Michael Shear of the New York Times: President "Obama, who appears to be leaning toward approval of the [Keystone XL] pipeline, acknowledged that it is difficult to sell aggressive environmental action to Americans who are still struggling in a difficult economy...."
National Constitution Center: "It was 45 years ago today that civil rights leader Dr. Martin Luther King, Jr. was killed by an assassin's bullet in Memphis. The world has changed greatly since 1968, but King's message survives intact." CW: the world may have changed, but the hatred & greed against which Dr. King fought is still controlling our politics.
Ezra Klein has a good piece on what a GOP health expert claims is the Republican plan to replace ObamaCare: "This isn't a plan to 'replace Obamacare.' It's a plan to do the opposite of replacing Obamacare.... Rather than make comprehensive insurance more accessible through government subsidies and regulation, it makes insurance stingier and rarer by removing government subsidies and regulation.... Obamacare and the Republican ideas aren't even apples to oranges. They’re apples to taking away apples.... The fact that Republicans haven't put forward an actual legislative replacement to Obamacare suggests that" they know their "plan" would be exposed as a sham.
Yes, the Sequester Is Killing People. Sarah Kliff of the Washington Post: "Cancer clinics across the country have begun turning away thousands of Medicare patients, blaming the sequester budget cuts. Oncologists say the reduced funding, which took effect for Medicare on April 1, makes it impossible to administer expensive chemotherapy drugs while staying afloat financially." ...
... Howard Fineman of the Huffington Post: "Of all the blinkered buzz-saw cuts in this year's $85 billion spending sequestration, perhaps none is as counterproductive -- or as flat-out boneheaded -- as the one now hitting medical research under way in a refurbished industrial expanse of central St. Louis." ...
... Peter Baker & Michael Shear of the New York Times: "President Obama plans to return 5 percent of his salary to the Treasury in solidarity with federal workers who are going to be furloughed as part of the automatic budget cuts known as the sequester, an administration official said Wednesday. The voluntary move would be retroactive to March 1, the official said, and apply through the rest of the fiscal year, which ends in September. The White House came up with the 5 percent figure to approximate the level of spending cuts to nondefense federal agencies that took effect that day." CW: sure hope that makes Medicare patients dying of cancer feel better.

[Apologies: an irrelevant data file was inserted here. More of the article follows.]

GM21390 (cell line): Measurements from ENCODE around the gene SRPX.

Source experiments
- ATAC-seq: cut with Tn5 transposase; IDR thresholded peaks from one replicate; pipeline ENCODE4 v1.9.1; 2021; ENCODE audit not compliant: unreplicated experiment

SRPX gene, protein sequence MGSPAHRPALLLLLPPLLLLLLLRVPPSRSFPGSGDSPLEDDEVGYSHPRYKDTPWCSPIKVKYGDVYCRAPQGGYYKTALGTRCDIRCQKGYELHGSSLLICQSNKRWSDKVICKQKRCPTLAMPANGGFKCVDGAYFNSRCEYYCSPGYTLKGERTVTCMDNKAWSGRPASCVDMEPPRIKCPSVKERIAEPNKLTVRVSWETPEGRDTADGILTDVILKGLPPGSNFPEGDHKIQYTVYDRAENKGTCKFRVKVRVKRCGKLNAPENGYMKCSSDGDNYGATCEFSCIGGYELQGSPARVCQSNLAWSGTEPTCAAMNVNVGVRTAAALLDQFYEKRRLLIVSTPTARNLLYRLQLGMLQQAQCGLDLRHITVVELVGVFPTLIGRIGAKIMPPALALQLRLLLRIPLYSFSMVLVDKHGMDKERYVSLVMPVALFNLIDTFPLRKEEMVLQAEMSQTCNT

Jon Lender, et al., of the Hartford Courant: "After more than 13 hours of debate..., the [Connecticut] General Assembly early Thursday approved an historic and far-reaching gun-control bill that proponents said was their toughest-in-the-nation response to the Dec. 14 Newtown school massacre. The state House of Representatives at 2:26 a.m. gave final legislative approval to the bill by a vote of 105 to 44, with 2 absent. Of the 98 House Democrats present, 13 voted no; and 31 of the 51 Republicans in the hall voted no. About eight hours earlier, the state Senate had approved it by a 26-10 vote -- with two of 22 Democrats and eight of 14 Republicans opposed. Gov. Dannel P. Malloy will sign the bipartisan bill into law at noon Thursday in the Old Judiciary Room on the third floor of the state Capitol." ...
... AP Update by Susan Haigh: "Alongside family members of some of the victims of the shooting at Sandy Hook Elementary School, Malloy signed the bill hours after the General Assembly approved the measure to give the state some of the toughest gun laws in the country."
... Aaron Davis of the Washington Post: "The Maryland House of Delegates passed what would be among the nation's most restrictive gun-control measures Wednesday, voting to ratchet up the state's already tough rules by requiring fingerprinting of gun buyers, new limits on firearm purchases by the mentally ill, and bans on assault weapons and on magazines that hold more than 10 bullets.The 78 to 61 vote handed Gov. Martin O'Malley (D).... The bill now returns to the state Senate, which passed a substantially similar version of the legislation last month." ...
... Erica Goode of the New York Times: "Many states with the weakest gun laws have the worst rates of gun violence, ranking high on numerous indicators, like gun homicides and suicides, firearm deaths of children, and killings of law enforcement officers, according to a report ... issued Wednesday by the liberal Center for American Progress." Zack Beauchamp of Think Progress has more. The study report is here (pdf). ...
... there's not a liberal America and a conservative America; there's the United States of America. There's not a black America and white America and Latino America and Asian America; there's the United States of America. The pundits, the pundits like to slice and dice our country into red states and blue States: red states for Republicans, blue States for Democrats. But I've got news for them.... We are one people, all of us pledging allegiance to the stars and stripes, all of us defending the United States of America. -- Barack Obama, 2004 Democratic Convention
I am a pundit. -- Constant Weader
... Denver Post: "President Barack Obama took to a lectern in Denver to make his case for tougher federal gun laws Wednesday with the backdrop of a Western state that focused the nation's attention on a mass shooting last year and took significant legislative steps on guns this year":
GOP Sides with Iran, North Korea & Syria (Not a Typo). Steve Benen: "Following seven years of negotiations, the Arms Trade Treaty was approved by the U.N. General Assembly, 154 to 3, though there were  abstentions. The United States was part of the majority." China & Russia were among the abstentions. The three "no" votes: Iran, NK & Syria. "The National Rifle Association and Republican policymakers are taking the Iranian, North Korean, and Syrian side of the argument." ...